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Leeds United chairman Ken Bates gets £10,000 harassment bill
Leeds United chairman Ken Bates has been ordered to pay £10,000 to an ex-director who sued him for harassment.
Melvyn Levi and his wife Carole claimed they suffered stress as a result of announcements on the club radio station allegedly likening Mr Levi to a criminal on the run.
They also claimed comments made by Mr Bates in his match day programme notes amounted to speculation over the state of their marriage.
Mr Levi was awarded £10,000 in compensation at Leeds County Court but his wife's claim failed.
Judge Mark Gosnell said: "Mr Levi has succeeded in his claim and has been awarded £10,000 and Mrs Levi's claim has failed."
Mr Bates is also now subject to an injunction banning him from discussing Mr Levi's private life in public for two years.
But the Leeds chairman is allowed to mention the on-going commercial dispute between the two, known as the "Jersey proceedings", as well as other non-private matters.
Explaining why he was granting the injuction, the judge said: "I cannot think of a better reason than the delving into Mr Levi's private life in what is a commercial dispute between Mr Levi and Mr Bates which I hope will be resolved by someone else on another day."
Mr Levi claimed radio announcements asking for information on his whereabouts during a Leeds match on Boxing Day 2010 likened him to "a fugitive".
Over that Christmas period, Mr Bates was trying to serve a writ against Mr Levi but found out from his wife that he was away until the new year.
The Leeds chairman was pursuing legal action against Mr Levi for £190,400 Mr Bates claims he and another party owed the club - the subject of the Jersey proceedings.
At an earlier hearing, Mr Bates was accused of using the club's programme to pursue a personal vendetta and make the lives of the Levis "a misery" after he wrote an article in January last year speculating on why the couple had "split" over the festive season.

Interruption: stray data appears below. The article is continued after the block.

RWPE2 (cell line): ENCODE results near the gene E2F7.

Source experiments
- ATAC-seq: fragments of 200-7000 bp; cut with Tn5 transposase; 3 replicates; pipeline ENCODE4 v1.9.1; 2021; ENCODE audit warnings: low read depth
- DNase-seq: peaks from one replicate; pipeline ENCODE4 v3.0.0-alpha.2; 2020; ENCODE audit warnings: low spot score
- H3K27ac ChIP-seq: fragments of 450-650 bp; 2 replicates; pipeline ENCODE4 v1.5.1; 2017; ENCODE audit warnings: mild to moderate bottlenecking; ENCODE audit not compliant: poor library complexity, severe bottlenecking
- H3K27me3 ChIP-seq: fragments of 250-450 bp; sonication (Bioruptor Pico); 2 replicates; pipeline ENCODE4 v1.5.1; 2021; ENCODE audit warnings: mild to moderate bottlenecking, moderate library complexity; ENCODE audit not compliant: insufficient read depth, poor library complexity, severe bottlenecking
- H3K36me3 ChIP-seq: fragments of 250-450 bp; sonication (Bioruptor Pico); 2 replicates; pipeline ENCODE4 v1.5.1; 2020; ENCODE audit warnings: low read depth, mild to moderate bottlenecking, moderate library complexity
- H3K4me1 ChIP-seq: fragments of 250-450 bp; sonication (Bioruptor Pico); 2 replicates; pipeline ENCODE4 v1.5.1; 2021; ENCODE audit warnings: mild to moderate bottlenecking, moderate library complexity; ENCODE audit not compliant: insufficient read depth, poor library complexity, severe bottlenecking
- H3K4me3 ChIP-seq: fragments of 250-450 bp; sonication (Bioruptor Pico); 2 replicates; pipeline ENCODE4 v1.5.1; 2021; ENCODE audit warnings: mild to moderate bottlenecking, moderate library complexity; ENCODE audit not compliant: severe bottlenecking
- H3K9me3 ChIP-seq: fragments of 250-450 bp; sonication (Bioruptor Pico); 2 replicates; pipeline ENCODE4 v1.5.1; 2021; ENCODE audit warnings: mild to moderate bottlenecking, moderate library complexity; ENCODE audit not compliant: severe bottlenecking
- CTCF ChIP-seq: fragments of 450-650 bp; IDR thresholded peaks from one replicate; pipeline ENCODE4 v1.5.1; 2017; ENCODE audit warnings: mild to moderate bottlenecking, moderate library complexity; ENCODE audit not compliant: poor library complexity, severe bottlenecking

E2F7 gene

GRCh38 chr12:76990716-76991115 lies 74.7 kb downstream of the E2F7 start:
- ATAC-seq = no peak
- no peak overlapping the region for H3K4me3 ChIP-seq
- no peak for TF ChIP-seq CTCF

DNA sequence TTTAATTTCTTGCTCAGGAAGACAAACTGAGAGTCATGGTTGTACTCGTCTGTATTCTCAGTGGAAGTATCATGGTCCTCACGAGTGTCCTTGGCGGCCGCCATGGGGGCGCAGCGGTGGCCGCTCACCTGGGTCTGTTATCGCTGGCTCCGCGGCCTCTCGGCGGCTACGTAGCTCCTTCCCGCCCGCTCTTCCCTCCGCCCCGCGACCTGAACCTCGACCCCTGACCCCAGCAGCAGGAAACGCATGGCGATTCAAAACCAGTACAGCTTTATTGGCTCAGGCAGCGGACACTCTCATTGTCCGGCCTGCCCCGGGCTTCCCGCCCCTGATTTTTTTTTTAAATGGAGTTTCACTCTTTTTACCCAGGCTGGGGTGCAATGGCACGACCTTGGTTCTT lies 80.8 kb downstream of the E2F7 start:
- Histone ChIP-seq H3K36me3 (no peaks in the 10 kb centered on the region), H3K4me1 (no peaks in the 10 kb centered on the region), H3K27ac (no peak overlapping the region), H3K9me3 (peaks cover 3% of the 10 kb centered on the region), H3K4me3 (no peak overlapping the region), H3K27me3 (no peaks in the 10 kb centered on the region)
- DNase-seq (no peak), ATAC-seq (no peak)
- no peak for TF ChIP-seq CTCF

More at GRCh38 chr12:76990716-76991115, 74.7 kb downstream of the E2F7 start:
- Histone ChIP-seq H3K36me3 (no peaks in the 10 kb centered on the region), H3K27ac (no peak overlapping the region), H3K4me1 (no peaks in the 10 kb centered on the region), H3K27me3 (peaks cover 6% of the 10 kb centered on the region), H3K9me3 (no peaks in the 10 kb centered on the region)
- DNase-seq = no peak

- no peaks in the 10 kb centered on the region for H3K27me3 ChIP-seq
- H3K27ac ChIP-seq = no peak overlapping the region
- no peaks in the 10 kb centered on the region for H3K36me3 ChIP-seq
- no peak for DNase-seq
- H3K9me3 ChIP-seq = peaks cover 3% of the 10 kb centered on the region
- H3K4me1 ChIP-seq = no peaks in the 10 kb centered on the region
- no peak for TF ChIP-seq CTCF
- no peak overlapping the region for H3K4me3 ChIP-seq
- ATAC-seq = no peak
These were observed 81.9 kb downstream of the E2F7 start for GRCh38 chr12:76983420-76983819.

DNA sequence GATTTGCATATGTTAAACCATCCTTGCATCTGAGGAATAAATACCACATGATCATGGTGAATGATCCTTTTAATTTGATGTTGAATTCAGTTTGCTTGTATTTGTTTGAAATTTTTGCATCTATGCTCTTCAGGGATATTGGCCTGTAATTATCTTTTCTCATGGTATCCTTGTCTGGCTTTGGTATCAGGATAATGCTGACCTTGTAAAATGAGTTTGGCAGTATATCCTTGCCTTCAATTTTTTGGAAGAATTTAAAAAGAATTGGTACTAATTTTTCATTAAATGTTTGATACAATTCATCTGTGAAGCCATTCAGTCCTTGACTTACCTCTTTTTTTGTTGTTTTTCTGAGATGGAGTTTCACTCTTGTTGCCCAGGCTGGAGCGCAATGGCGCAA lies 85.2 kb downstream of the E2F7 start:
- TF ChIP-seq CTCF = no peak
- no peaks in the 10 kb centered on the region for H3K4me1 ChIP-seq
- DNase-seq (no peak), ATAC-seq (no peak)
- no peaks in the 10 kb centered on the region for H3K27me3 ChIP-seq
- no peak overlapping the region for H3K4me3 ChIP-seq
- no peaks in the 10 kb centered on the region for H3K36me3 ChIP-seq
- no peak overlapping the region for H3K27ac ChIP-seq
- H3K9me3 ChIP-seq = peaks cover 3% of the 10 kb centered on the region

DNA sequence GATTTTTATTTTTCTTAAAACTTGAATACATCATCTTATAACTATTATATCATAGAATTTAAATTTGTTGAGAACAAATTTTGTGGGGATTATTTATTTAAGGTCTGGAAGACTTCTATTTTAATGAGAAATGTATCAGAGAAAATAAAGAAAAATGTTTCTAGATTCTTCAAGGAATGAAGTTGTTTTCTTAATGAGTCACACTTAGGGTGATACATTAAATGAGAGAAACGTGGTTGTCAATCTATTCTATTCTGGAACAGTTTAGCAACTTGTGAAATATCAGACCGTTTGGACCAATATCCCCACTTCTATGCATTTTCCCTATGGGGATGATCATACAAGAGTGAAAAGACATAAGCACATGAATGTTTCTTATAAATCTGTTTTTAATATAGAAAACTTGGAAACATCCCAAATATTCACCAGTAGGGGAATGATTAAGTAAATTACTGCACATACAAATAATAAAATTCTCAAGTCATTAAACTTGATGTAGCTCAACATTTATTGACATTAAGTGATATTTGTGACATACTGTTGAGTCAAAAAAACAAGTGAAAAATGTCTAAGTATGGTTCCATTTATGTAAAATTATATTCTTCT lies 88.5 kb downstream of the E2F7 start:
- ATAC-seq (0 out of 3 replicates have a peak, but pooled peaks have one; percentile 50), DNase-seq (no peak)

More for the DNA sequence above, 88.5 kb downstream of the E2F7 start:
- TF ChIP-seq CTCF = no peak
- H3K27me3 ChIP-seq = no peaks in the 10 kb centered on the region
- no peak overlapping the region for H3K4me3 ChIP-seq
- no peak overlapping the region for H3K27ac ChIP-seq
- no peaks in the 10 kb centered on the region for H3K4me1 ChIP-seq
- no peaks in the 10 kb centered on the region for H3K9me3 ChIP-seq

In 2009 Mr Levi sued Mr Bates for libel over articles written in the programme and the Leeds chairman was ordered to pay £50,000 damages plus costs to Mr Levi.
Mr Bates, Leeds United and Yorkshire Radio have been ordered to pay the damages, their own legal costs and 30 per cent of the Levis' legal costs.
It emerged during the case that the Boxing Day 2010 radio announcement was played numerous times and a similar message had been broadcast on two days in the previous week.
The announcement said: "Leeds United are currently searching for the whereabouts of Melvyn Levi to serve him some papers in relation to a High Court action in Jersey.
"Now, if you've seen the former Leeds United director, you're being asked to get in touch with Yorkshire Radio and let us know where and when you saw him."
Mr Bates's programme notes of January 1 2011, entitled "Onwards and Upwards", said: "As I write, we have not served Mr Levi with his writ as his wife said he was away until New Year which makes me speculate as to why they split for the festive season.
"No matter, the procedure will be processed in 2011. Watch this space for continuing exciting news of a saga which will soon challenge Coronation Street as a long-running soap."